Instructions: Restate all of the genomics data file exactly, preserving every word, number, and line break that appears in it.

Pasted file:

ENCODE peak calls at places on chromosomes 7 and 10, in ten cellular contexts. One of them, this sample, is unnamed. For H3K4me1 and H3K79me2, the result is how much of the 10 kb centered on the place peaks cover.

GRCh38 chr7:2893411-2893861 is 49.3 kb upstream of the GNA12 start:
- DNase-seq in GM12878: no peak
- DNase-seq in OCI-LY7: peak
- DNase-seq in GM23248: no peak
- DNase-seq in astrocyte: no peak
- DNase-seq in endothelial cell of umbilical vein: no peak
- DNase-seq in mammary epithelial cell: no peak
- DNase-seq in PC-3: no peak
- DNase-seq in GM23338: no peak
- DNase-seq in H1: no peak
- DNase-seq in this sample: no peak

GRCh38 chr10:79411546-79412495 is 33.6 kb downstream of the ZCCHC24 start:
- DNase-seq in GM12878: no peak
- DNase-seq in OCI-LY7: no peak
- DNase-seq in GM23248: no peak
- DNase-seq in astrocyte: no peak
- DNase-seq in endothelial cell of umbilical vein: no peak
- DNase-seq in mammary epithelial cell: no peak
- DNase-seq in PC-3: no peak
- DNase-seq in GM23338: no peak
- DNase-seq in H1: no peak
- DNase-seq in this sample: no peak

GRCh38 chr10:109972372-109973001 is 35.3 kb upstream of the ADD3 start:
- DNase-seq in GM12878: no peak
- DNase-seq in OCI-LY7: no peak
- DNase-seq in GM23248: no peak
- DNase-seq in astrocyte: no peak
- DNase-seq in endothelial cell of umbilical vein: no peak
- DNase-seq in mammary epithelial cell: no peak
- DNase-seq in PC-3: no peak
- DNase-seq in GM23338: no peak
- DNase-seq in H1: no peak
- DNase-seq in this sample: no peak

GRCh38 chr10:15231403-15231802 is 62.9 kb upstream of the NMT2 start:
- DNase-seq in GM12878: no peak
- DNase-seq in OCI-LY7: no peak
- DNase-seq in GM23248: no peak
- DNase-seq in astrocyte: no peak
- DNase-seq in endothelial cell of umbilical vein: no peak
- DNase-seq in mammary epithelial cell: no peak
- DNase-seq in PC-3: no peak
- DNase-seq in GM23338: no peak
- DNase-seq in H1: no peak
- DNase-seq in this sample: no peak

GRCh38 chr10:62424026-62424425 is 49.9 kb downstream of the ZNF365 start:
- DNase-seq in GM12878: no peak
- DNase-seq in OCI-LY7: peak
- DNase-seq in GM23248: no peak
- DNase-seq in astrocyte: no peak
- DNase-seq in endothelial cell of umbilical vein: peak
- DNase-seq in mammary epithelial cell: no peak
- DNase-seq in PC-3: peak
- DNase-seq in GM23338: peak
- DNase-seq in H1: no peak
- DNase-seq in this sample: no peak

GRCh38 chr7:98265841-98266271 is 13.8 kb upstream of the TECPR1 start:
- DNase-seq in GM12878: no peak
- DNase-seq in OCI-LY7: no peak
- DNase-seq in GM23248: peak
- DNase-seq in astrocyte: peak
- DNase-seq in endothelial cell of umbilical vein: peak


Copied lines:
ENCODE peak calls at places on chromosomes 7 and 10, in ten cellular contexts. One of them, this sample, is unnamed. For H3K4me1 and H3K79me2, the result is how much of the 10 kb centered on the place peaks cover.

GRCh38 chr7:2893411-2893861 is 49.3 kb upstream of the GNA12 start:
- DNase-seq in GM12878: no peak
- DNase-seq in OCI-LY7: peak
- DNase-seq in GM23248: no peak
- DNase-seq in astrocyte: no peak
- DNase-seq in endothelial cell of umbilical vein: no peak
- DNase-seq in mammary epithelial cell: no peak
- DNase-seq in PC-3: no peak
- DNase-seq in GM23338: no peak
- DNase-seq in H1: no peak
- DNase-seq in this sample: no peak

GRCh38 chr10:79411546-79412495 is 33.6 kb downstream of the ZCCHC24 start:
- DNase-seq in GM12878: no peak
- DNase-seq in OCI-LY7: no peak
- DNase-seq in GM23248: no peak
- DNase-seq in astrocyte: no peak
- DNase-seq in endothelial cell of umbilical vein: no peak
- DNase-seq in mammary epithelial cell: no peak
- DNase-seq in PC-3: no peak
- DNase-seq in GM23338: no peak
- DNase-seq in H1: no peak
- DNase-seq in this sample: no peak

GRCh38 chr10:109972372-109973001 is 35.3 kb upstream of the ADD3 start:
- DNase-seq in GM12878: no peak
- DNase-seq in OCI-LY7: no peak
- DNase-seq in GM23248: no peak
- DNase-seq in astrocyte: no peak
- DNase-seq in endothelial cell of umbilical vein: no peak
- DNase-seq in mammary epithelial cell: no peak
- DNase-seq in PC-3: no peak
- DNase-seq in GM23338: no peak
- DNase-seq in H1: no peak
- DNase-seq in this sample: no peak

GRCh38 chr10:15231403-15231802 is 62.9 kb upstream of the NMT2 start:
- DNase-seq in GM12878: no peak
- DNase-seq in OCI-LY7: no peak
- DNase-seq in GM23248: no peak
- DNase-seq in astrocyte: no peak
- DNase-seq in endothelial cell of umbilical vein: no peak
- DNase-seq in mammary epithelial cell: no peak
- DNase-seq in PC-3: no peak
- DNase-seq in GM23338: no peak
- DNase-seq in H1: no peak
- DNase-seq in this sample: no peak

GRCh38 chr10:62424026-62424425 is 49.9 kb downstream of the ZNF365 start:
- DNase-seq in GM12878: no peak
- DNase-seq in OCI-LY7: peak
- DNase-seq in GM23248: no peak
- DNase-seq in astrocyte: no peak
- DNase-seq in endothelial cell of umbilical vein: peak
- DNase-seq in mammary epithelial cell: no peak
- DNase-seq in PC-3: peak
- DNase-seq in GM23338: peak
- DNase-seq in H1: no peak
- DNase-seq in this sample: no peak

GRCh38 chr7:98265841-98266271 is 13.8 kb upstream of the TECPR1 start:
- DNase-seq in GM12878: no peak
- DNase-seq in OCI-LY7: no peak
- DNase-seq in GM23248: peak
- DNase-seq in astrocyte: peak
- DNase-seq in endothelial cell of umbilical vein: peak